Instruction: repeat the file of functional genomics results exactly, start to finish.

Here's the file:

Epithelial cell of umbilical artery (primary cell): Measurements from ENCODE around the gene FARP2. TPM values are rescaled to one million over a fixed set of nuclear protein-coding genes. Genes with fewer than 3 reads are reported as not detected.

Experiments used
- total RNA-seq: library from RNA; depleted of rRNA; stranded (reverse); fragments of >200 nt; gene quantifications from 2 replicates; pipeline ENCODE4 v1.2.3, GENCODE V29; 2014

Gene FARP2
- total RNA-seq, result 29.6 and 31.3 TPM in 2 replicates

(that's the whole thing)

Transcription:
Epithelial cell of umbilical artery (primary cell): Measurements from ENCODE around the gene FARP2. TPM values are rescaled to one million over a fixed set of nuclear protein-coding genes. Genes with fewer than 3 reads are reported as not detected.

Experiments used
- total RNA-seq: library from RNA; depleted of rRNA; stranded (reverse); fragments of >200 nt; gene quantifications from 2 replicates; pipeline ENCODE4 v1.2.3, GENCODE V29; 2014

Gene FARP2
- total RNA-seq, result 29.6 and 31.3 TPM in 2 replicates